Amit Mishra exceeded all expectations and bamboozled the Aussies. Mishra seemed to be the essential replacement for Anil Kumble, whose captaincy has come under the scanner and whose bowling seems to have lost its potency. There have been subdued calls for Kumble to quit for over a year, but now it would be the right time for the spinning legend to call it a day.
In fact, Mishra is not the only competitor for Kumble. Ojha is another spinner who has been knocking the doors of selection for some time and has lost out due to Kumble’s presence. India’s recent successes have been most attributable to the injection of youth; why should the spin department be bereft of talented youngsters? There are already calls to keep Dhoni as captain for the remainder of the series and Kumble is definitely feeling the heat.
Gambhir was effective and showed his good form with a commanding century in the 2nd innings. However, Sachin Tendulkar’s 88 was very special, not because it helped set the momentum of the Indian innings and was scored at an impressive strike rate of almost 80, but because he broke Lara’s record and became the leading run scorer in Tests. Tendulkar’s record breaking seemed to convey a mystical effect to the Indian pysche- it was a feeling of domination, a feeling of conviction and a feeling of genius almost, which actually has epitomised Tendulkar’s batting over the years, but much more so when he was at his enviable peak.
No batsman has played Australia better than Tendulkar has and even though Tendulkar is often criticised for lacking pressure handling skills, it takes a lot of guts and determination to raise your game level against the best in the business. Tendulkar has verily been Australia’s nemesis. For various reasons, Tendulkar is commonly perceived to be the most accomplished batsman in the history of cricket and this fact in itself has helped the Indian team to raise their confidence and feel pride in themselves.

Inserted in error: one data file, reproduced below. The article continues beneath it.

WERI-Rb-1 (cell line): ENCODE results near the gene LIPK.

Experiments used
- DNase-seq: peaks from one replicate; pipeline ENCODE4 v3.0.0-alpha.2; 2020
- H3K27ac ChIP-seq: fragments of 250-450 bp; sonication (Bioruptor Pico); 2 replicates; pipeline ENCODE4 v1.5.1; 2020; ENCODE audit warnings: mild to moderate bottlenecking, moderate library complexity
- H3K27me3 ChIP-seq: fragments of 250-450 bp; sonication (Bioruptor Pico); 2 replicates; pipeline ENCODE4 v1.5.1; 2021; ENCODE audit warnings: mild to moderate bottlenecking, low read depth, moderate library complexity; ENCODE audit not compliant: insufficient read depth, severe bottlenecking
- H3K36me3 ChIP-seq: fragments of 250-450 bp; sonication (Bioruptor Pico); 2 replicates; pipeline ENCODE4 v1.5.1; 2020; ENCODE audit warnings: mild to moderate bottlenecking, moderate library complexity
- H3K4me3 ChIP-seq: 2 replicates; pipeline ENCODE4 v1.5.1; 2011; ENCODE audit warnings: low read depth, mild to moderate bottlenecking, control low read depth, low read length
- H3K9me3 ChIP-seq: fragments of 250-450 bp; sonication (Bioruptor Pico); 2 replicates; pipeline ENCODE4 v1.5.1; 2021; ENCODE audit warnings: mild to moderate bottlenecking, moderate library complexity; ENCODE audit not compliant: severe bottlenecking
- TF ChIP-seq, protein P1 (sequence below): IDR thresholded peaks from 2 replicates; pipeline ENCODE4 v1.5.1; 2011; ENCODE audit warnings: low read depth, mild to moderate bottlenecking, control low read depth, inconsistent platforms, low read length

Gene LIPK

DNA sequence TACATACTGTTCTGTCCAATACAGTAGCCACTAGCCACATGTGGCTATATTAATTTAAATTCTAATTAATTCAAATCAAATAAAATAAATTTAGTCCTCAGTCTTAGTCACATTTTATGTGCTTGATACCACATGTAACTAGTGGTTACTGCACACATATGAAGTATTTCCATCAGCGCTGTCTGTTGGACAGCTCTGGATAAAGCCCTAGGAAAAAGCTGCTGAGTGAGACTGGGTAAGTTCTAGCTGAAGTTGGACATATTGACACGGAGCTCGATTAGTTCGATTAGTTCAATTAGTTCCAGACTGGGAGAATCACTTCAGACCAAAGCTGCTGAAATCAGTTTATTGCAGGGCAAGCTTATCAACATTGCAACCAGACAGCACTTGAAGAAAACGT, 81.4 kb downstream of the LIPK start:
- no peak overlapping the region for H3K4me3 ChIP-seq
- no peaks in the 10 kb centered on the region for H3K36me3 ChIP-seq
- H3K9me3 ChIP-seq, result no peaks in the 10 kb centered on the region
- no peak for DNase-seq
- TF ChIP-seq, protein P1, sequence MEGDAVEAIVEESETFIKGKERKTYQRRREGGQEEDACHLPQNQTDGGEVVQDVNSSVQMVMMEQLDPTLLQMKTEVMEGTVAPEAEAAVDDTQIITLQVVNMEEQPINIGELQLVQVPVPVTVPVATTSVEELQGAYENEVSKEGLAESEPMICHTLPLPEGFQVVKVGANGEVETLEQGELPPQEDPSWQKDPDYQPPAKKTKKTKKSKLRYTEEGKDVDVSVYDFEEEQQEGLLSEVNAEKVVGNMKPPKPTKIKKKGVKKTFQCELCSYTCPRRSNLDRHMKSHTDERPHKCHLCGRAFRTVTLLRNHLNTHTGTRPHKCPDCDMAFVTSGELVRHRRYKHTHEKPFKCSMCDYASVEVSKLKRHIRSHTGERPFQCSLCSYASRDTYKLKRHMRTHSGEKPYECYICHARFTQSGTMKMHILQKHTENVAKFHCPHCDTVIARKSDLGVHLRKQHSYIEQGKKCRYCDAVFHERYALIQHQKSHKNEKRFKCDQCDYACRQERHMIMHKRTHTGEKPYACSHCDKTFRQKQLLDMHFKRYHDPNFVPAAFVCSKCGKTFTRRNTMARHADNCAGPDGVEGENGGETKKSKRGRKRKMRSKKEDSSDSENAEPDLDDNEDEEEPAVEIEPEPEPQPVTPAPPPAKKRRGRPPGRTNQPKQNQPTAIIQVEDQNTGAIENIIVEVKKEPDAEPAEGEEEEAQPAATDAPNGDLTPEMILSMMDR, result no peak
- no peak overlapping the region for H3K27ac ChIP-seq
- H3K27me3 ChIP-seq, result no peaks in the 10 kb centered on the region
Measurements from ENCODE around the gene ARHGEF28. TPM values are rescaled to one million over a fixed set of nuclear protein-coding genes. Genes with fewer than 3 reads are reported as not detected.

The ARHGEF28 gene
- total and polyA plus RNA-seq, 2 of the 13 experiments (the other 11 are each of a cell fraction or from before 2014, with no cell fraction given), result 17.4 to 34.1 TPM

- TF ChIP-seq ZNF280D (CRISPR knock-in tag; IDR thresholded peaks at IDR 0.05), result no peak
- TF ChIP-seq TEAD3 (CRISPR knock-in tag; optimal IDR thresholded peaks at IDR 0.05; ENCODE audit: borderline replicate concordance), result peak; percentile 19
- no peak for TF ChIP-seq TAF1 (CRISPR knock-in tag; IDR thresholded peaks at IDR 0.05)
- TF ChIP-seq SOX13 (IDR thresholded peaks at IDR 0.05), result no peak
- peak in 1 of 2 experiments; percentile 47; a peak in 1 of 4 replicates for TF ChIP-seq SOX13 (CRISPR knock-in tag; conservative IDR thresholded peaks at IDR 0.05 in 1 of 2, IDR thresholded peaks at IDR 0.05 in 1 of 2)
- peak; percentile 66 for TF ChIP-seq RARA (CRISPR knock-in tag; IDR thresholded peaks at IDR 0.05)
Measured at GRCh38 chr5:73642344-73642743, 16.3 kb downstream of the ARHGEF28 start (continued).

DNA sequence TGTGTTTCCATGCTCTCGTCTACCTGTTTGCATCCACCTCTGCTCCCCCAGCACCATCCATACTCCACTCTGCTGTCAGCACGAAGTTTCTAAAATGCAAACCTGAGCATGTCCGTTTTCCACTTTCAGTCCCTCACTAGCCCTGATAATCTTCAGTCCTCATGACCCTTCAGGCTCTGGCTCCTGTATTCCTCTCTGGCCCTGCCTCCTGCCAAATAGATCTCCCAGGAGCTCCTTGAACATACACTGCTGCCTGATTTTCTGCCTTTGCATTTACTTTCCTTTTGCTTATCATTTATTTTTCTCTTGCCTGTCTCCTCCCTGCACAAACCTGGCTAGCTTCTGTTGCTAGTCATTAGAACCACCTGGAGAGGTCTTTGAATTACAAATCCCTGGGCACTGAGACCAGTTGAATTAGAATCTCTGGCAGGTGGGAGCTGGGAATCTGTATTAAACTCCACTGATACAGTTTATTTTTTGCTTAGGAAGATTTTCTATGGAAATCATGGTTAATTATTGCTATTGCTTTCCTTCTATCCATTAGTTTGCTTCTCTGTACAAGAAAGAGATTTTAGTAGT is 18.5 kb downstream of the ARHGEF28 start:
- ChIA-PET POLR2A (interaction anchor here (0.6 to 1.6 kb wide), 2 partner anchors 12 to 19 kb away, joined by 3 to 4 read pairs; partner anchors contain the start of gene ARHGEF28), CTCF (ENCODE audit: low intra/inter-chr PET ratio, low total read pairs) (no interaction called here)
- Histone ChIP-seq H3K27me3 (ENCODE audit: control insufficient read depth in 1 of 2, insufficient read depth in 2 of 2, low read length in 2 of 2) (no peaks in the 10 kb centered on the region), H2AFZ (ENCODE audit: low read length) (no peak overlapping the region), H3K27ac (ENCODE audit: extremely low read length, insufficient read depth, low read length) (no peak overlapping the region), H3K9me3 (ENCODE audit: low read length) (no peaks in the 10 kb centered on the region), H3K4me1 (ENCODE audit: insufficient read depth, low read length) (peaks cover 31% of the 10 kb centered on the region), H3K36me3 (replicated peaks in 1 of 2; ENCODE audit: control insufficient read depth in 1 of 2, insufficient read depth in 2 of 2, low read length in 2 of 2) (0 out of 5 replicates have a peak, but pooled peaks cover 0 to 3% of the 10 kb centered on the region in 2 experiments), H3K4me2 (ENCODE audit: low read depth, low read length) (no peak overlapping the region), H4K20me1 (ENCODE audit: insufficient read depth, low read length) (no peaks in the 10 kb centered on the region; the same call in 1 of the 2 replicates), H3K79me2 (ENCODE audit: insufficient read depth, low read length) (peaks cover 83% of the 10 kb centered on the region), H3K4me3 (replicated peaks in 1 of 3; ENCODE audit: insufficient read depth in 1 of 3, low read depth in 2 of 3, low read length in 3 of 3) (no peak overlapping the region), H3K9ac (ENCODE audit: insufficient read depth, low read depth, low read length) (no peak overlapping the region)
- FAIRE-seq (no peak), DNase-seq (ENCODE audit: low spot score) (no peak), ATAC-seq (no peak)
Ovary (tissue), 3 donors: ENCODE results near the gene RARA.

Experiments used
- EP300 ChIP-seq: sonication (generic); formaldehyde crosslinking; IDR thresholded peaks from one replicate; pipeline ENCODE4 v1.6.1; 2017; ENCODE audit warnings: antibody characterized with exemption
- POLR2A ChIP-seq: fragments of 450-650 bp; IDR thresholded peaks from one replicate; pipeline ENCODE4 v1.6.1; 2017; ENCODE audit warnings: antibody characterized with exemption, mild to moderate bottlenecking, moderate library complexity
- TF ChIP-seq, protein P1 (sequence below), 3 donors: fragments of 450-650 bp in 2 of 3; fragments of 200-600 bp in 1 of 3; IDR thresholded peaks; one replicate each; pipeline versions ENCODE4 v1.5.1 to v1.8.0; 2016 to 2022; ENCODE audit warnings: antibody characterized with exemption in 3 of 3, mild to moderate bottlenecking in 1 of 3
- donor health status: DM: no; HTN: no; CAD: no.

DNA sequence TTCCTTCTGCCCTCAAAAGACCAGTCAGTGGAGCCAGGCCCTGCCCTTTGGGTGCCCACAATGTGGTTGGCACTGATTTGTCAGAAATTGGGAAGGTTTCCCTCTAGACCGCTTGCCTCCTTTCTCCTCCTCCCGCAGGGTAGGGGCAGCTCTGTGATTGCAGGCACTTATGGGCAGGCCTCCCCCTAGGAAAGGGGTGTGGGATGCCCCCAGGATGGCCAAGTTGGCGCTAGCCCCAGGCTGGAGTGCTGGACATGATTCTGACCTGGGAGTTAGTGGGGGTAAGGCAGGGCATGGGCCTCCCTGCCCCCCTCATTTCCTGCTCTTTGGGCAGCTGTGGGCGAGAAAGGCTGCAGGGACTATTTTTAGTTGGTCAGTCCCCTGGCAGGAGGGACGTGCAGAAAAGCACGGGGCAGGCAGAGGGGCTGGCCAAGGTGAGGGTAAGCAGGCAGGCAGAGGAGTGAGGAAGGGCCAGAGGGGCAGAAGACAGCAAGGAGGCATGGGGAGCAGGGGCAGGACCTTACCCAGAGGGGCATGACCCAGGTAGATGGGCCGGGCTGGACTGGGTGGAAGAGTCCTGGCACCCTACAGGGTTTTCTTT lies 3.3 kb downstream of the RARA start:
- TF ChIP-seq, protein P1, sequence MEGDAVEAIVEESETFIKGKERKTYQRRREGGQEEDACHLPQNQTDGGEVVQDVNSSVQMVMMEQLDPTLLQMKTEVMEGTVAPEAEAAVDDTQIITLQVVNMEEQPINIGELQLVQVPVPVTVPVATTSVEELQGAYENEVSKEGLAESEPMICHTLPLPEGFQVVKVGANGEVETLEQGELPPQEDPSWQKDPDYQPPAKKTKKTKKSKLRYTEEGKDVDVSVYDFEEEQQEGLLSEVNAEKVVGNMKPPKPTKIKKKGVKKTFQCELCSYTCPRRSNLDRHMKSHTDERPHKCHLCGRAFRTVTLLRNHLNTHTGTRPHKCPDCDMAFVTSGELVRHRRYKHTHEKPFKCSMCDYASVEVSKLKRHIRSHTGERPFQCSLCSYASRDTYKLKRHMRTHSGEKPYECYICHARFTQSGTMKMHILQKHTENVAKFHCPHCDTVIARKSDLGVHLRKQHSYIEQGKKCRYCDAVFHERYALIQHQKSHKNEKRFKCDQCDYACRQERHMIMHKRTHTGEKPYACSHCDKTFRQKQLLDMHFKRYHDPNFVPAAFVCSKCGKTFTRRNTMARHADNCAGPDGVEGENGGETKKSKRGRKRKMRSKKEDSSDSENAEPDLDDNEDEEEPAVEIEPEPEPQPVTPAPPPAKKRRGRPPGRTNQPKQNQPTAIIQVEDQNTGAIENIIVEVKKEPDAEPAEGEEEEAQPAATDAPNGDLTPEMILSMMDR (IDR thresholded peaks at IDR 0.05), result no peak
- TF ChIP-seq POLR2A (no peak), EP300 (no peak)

Other than Tendulkar, Ganguly’s superb century also deserves to be applauded. Mishra has already been praised but Harbhajan also deserves mention for his 5 wickets in the test. Indian commentators have always spoken about the need for the whole team to contribute, and this test is a testament to that suggestion. There are many positives to take from this test- where does one begin? The opening was solid, the middle order of Tendulkar, Ganguly and Dhoni clicked and the bowling was penetrative and consistent. It goes without saying that the pair of Zaheer and Ishant complement each other very well and both have a lot of firepower within them, able to rattle any batting line up.
To conclude, this was a memorable test in many respects, not least because of Tendulkar reaching a milestone and the margin of victory. The cricket world is coming to terms with India’s resurgence and Australia’s vulnerability. Every tide has an ebb, and this is surely Australia’s ebb. Australia has been pushed to the ground, but because of the aggressive nature of the Australian psyche and mental strength, the remaining two tests are likely to be competitive.